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As people die, grief ministries called key outreach for churches

NASHVILLE, Tenn. (BP)–Churches should begin ongoing grief ministries because death is a constant and people need to learn to deal with loss, Betty Hassler told senior adult leaders gathered at LifeWay Christian Resources.

“The whole purpose of grief is to bring you to the point of making necessary changes so you can live with the loss in a healthy way,” Hassler, an editor of discipleship materials, said during the March 22-24 Senior Adult Leadership Summit at the Southern Baptist agency in Nashville, Tenn.

“Grief is completely personal. Some people are expressive and cry a lot. Others want to talk. Some people are just quiet. People just have to be who they are,” she said. “There really is no right or wrong way to grieve.”

Using an example from history, Hassler recalled how people admired the bravery and composure Jacqueline Kennedy demonstrated as a young widow after the 1963 assassination of her husband, President John F. Kennedy.

“Some people aren’t that stoic, and trying to be that way isn’t going to let them grieve appropriately,” Hassler said.

“In our culture there is a huge fallacy about grief. We say the more you can hold it together and stay composed, the better you’re handling your grief. The stoicism may really delay the resolution of the grief,” she said.

In addition to being personal, grief should be specific, she said.

“If you don’t grieve each time you feel like it, it will build, and somewhere down the line you will explode,” Hassler said, citing an example of a woman who fell apart when an acquaintance died.

“She wasn’t grieving for the friend. She was grieving for her father who had died when she was 12 years old.”

Also, she said grief needs a time limit. “There has to be a period of time from the death to the resolution. You need to be able to say, ‘I’ll need this much time to grieve,’ and then work toward that.”

When establishing an ongoing grief ministry in a local church, Hassler suggested leaders determine whom they hope to reach.

Church members and non-church members, Christians and non-Christians lose people they love. Everyone has grief experiences.

“Think of the outreach implications,” Hassler said.

Hassler defined five components or groups that can help develop successful grief ministries. They are:

— Sunday school — supply food, flowers, phone calls, visits and physical, tangible help.

— Pastor and staff — prepare for the funeral, the graveside service and counseling.

— Deacons — pray and visit the family.

— Senior adult organization — fulfills some of the same roles as a Sunday school class, but can also lead in organizing the process.

— Other (perhaps a bereavement committee) — divides the responsibilities among church members and facilitates support over a period of weeks.

Church leaders need to emphasize the importance of notifying the church when a death occurs, she said.

“The pastor can’t know if someone doesn’t tell him. Someone needs to be sure the calls get made,” Hassler, a pastor’s wife, said.

Practical needs must also be met, she said.

“With their permission, of course, do something like mow the yard or wash a load of laundry. If there will be family from out of town coming in and staying in the home, change the sheets on the beds,” Hassler suggested. “You might even need to help the survivor get appropriate clothing for the funeral.”

On the day of the funeral, other types of help will be needed. Someone can make sure to get the names and addresses of the people who sent flowers and what the arrangements were like. Someone else could make trips to the airport to pick up people who come in from out of town.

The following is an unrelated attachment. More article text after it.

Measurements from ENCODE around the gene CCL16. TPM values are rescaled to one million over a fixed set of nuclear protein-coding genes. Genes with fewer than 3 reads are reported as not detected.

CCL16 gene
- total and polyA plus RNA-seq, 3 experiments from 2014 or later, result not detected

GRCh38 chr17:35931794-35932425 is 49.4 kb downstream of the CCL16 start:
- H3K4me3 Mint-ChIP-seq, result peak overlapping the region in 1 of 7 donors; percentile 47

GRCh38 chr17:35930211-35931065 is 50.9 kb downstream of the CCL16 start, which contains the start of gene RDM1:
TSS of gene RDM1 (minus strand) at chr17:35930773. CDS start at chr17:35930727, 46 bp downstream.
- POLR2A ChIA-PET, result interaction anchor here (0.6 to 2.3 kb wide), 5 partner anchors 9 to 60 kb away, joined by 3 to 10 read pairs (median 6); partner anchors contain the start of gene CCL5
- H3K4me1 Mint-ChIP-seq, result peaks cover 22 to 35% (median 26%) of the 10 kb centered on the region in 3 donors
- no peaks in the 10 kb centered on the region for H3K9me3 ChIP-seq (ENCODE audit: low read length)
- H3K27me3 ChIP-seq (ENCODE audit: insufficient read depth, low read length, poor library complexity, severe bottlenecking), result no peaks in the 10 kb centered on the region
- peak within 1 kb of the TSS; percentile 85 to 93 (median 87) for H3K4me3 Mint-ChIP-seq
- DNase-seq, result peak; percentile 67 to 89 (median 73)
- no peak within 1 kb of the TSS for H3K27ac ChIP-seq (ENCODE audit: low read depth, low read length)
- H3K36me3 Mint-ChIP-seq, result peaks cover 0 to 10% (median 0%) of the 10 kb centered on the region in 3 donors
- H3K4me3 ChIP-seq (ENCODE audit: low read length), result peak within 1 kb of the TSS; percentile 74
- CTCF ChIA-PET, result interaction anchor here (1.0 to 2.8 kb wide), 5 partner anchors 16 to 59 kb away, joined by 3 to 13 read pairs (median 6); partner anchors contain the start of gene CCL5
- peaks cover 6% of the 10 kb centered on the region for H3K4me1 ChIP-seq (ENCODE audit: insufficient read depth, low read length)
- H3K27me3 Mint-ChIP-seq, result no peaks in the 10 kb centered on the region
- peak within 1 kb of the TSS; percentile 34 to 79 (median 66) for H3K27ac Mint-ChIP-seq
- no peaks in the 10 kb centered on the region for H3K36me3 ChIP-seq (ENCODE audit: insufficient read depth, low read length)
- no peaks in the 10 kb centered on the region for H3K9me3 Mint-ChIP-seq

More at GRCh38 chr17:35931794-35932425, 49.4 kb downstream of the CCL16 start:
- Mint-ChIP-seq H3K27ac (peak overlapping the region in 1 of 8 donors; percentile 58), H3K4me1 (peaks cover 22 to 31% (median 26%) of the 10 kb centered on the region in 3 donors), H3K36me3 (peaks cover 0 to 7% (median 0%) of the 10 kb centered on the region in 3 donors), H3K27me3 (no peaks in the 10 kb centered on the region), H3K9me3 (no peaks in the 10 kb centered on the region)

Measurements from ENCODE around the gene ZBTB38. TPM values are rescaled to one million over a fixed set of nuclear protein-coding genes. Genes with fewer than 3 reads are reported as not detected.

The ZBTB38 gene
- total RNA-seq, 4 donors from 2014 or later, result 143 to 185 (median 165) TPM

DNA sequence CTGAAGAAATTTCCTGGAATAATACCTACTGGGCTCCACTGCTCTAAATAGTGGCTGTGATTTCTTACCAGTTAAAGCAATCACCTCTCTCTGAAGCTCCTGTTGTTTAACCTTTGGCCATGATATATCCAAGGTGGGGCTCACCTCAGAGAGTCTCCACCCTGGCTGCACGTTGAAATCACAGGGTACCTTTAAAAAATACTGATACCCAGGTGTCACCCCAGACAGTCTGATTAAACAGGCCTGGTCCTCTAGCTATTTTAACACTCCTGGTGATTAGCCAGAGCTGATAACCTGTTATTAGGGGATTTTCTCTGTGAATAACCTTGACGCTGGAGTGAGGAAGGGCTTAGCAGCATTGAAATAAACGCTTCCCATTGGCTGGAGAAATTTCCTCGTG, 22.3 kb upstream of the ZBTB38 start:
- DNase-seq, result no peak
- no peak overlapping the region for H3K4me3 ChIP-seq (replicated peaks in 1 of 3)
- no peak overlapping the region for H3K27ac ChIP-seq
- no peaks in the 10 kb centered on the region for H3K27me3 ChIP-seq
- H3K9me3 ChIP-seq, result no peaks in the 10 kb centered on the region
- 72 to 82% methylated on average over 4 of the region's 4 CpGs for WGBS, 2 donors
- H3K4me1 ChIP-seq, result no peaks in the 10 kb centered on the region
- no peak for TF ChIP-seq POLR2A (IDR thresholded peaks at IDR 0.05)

“House-sitting is something that needs to be covered,” Hassler said. “How often do you hear of someone’s house being robbed while the funeral is going on? The death notice is in the paper, along with the address and the time the house will be empty. Somebody needs to stay there.”

In the days and weeks after the funeral, the needs will change. A widow might need to learn how to handle the household business. A widower might need to learn how to do the laundry.

“For many senior adult couples, the roles of responsibility were clearly defined,” Hassler said. “She does the household chores, and he does the business and the yard work.”

Have someone in place to remember special anniversaries and holidays. Send a card to the home. Invite the bereaved to share a meal, either at a restaurant or in your home, but not in their home so they feel like they have to entertain you.

“Don’t let them just sit home alone on special days,” Hassler said.

Support groups can be helpful to people working through their grief, she noted. Resources are available to help churches establish these groups. Hassler mentioned “Recovering from the Losses of Life” by Norman Wright, a study of his own grief journey following the death of his son, published by LifeWay Christian Resources.

Mentoring or counseling can also help someone work through grief.

“You can’t make them get help if they don’t want to, but encourage them to talk to someone. Volunteer to drive them and stay with them while they go,” Hassler said.

Finally, have a group who can provide services around the house, such as a homemaker helper, financial/business helper or home maintenance helper. “Think about how hard it might be for some people to do simple tasks like changing light bulbs,” Hassler said. “This type of thing is really needed and appreciated.

“With 30,000 senior adults dying every day, there is a need for grief ministries in our churches,” Hassler said. “We can be there for people. God can use us if we are available.”

About 350 seniors and leaders attended the Senior Adult Summit sponsored by LifeWay’s discipleship and family group.

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  • Polly House